2022 is the worst year on record yet for deaths of migrants at the border, with over 600 bodies recovered by CBP. It’s a significant humanitarian crisis.

In response to the uptick in deaths and illegal crossings, governors in Texas and Arizona have started busing illegal immigrants directly to Washington D.C. and New York City to send a message about the challenges and to force ‘sanctuary cities’ to now contend with the cost of social services for all of them. The influx of illegal immigrants has grown to the point where the D.C. mayor has called for the national guard to help.

It’s hard not to feel a bit of satisfying schadenfreude because it’s one of the few instances where distant policymakers and bureaucrats making—or failing to make—immigration policy have to experience the costs, in their cities, of their failure to secure the border. But in a broader sense, almost every state is already experiencing the high price of drug overdose deaths from the flow of drugs across the border and the tragedy of human trafficking.

The Biden administration, seemingly, wants to make ‘every town a border town’ an enduring fact of American life by creating new, permanent institutions all over the country that support the quasi-legal, quasi-illegal status of immigrants.

In our own backyard, the DHS is opening a center in Greensboro to house immigrant children. In the Trump years, this would have been called a detention center, but now that the ‘good and the great’ are in power, it’s a campus for education. The implicit expectation is that children will remain in the system for years, and as such, they’ll need to become wards of the federal government while they wait to be reunited with their families.

This is a revealing example of so much wrong with the DHS and federal immigration policy. For starters, the system to determine whether someone is actually seeking asylum, or just trying to get a pass to stay in the country, is so broken that there are hundreds of thousands of people waiting to appear before a judge, with an expected wait time of four and a half years. A system that thinks that the right course of action is to keep children separated from their families and under the federal government’s care for such long periods is not a functional system.  

Moreover, it’s a continuation of a trend of federal immigration authorities not engaging with local leaders and running roughshod over the state’s elected representatives. As a spokesperson for Guilford county noted, “since it’s all federally run, our knowledge is fairly limited here in the County Manager’s Office.” Since when did localities have to cede their power to the federal government to accommodate illegal activity?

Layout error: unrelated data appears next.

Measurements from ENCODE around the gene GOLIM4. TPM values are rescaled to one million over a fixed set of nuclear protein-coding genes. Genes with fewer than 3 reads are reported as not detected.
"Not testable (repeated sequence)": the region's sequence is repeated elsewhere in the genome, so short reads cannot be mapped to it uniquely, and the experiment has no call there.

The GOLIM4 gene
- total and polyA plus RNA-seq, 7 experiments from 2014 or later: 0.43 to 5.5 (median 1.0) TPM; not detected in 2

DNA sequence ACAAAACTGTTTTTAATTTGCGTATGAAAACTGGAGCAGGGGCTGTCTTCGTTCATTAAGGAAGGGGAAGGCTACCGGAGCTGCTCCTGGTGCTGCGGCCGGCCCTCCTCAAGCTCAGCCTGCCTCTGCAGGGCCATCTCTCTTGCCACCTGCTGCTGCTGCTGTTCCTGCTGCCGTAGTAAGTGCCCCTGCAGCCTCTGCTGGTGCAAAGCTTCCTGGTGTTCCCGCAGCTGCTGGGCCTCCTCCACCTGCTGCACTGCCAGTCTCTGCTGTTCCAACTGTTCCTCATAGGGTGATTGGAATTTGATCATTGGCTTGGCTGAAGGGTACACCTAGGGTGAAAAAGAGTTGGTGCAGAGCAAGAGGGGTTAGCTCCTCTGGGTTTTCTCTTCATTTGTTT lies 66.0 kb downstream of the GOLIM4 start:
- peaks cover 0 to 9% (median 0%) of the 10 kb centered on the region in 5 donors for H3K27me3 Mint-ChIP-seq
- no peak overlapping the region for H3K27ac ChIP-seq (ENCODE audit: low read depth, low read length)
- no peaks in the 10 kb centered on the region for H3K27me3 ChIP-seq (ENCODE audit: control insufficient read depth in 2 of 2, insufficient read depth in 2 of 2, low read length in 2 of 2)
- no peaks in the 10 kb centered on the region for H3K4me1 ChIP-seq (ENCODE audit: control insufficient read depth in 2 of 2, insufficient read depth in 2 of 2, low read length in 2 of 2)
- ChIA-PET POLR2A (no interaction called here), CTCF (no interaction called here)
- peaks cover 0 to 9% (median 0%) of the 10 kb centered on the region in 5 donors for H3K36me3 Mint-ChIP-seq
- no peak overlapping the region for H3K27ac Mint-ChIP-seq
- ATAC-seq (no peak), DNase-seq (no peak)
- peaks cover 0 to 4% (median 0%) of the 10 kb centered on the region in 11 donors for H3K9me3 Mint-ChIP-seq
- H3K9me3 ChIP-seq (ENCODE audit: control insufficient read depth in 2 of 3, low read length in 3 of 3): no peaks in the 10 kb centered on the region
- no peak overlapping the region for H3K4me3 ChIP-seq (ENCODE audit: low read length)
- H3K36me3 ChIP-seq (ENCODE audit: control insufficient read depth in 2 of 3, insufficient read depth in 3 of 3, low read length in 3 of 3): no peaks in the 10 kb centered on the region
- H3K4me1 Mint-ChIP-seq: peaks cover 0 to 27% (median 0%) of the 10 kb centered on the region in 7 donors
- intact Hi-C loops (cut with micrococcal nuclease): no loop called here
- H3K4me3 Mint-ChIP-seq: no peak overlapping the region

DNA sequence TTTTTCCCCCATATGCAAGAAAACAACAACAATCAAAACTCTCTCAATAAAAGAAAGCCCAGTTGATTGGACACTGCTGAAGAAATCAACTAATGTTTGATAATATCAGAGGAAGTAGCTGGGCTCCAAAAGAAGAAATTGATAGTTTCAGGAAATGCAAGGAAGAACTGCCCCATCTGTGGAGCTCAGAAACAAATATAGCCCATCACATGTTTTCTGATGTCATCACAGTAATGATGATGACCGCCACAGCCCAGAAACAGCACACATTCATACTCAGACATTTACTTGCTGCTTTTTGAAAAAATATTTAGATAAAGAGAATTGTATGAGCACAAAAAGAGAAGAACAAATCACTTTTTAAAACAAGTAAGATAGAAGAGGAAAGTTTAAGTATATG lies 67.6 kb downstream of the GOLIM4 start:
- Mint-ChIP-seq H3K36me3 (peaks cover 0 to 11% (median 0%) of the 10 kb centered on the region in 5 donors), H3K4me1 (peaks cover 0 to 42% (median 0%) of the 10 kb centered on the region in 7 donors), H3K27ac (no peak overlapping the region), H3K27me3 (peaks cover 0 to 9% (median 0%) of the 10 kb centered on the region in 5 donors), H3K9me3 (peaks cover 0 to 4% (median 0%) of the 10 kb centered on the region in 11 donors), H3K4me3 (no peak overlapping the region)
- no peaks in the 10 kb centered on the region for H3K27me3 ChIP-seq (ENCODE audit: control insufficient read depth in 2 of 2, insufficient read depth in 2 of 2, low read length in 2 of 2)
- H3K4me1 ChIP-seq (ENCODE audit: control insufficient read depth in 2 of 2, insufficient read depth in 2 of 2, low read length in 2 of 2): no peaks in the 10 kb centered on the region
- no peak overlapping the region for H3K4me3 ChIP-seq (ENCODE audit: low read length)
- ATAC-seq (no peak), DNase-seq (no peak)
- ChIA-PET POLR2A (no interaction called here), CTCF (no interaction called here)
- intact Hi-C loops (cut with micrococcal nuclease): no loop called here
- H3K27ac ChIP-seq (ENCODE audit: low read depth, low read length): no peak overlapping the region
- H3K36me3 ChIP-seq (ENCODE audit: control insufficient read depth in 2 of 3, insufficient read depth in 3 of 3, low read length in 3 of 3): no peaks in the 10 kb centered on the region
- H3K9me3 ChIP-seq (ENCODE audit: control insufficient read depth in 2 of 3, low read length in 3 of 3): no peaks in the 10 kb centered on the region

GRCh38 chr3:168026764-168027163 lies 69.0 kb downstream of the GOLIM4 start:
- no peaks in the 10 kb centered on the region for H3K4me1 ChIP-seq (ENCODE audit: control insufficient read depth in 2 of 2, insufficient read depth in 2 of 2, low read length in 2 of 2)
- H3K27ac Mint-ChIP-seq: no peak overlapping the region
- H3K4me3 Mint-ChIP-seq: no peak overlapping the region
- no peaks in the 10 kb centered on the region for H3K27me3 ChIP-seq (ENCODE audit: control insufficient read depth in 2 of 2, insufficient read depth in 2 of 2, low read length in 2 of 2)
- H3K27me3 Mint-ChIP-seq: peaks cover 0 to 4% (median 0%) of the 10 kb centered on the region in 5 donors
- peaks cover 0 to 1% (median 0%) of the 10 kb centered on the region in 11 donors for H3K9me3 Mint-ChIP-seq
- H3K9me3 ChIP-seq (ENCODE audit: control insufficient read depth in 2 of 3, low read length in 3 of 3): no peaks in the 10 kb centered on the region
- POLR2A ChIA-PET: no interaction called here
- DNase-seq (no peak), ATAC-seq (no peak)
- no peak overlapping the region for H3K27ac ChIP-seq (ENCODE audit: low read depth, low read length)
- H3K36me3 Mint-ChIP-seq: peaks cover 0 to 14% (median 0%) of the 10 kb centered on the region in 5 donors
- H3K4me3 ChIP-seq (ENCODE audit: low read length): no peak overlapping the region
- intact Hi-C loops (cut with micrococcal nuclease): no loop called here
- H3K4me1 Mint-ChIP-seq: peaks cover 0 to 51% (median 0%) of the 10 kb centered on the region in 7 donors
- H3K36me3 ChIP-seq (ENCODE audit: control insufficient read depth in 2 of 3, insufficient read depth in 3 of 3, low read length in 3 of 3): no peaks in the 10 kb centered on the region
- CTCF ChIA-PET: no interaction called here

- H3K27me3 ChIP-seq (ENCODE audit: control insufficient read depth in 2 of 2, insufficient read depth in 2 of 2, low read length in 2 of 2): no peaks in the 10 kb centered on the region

Part of this is a general attitude of secrecy, with little revealed about how long the average child will be there or how much the taxpayers are paying for the facility, and part of this is avoiding congressional oversight. Representative Richard Hudson, R-NC, asked the secretary of the DHS directly if they had plans to build such a center in N.C., was told no, only for this to be revealed a year later to be precisely the plan

U.S. Reps. Richard Hudson, R-8th (left), and Ted Budd R-13th, at a May 2, 2018, roundtable (CJ photo by Kari Travis)

 “In a June 23 letter sent to federal officials, eight congressional Republicans from North Carolina expressed concerns about the facility, calling it “a complete surprise to us and our constituents.”

The root problem of federal immigration policy is a conscious choice to strategically not enforce the law. The costs are borne by our local towns and, in this case, by the children caught up in these political games.

The establishment of the center in Greensboro violates common sense. It separates kids from their families, does so hundreds of miles away from their point of separation, and deepens the tragedy at the border instead of addressing it. Policies like these make most Americans scratch their head and wonder what their elected leaders are thinking. 

This wrongheaded policy and so many others are why I started CommonSense NC; an organization meant to educate and rally the public against actions by our government that violate good sense and should be eliminated or changed. There are many uses for the facility in Greensboro; housing illegal immigrant children should not be one of them. Of course, this isn’t the children’s fault, but it is the fault of a government-run amuck. It’s time to return to common sense solutions; in this case, securing the border and halting the pipeline of illegal immigrants to every state and locality, and stopping them from entering the country illegally in the first place.

Ben Goldhaber is a North Carolinian entrepreneur and small business owner. Previously he’s worked at startups and nonprofits that improve student choice and access, including creating lessons for N.C. students that teach American Civics rooted in our nation’s founding principles. His writing has been featured on nationalreview.com and other conservative publications, and was an intern at John Locke Foundation during the mid-2000s.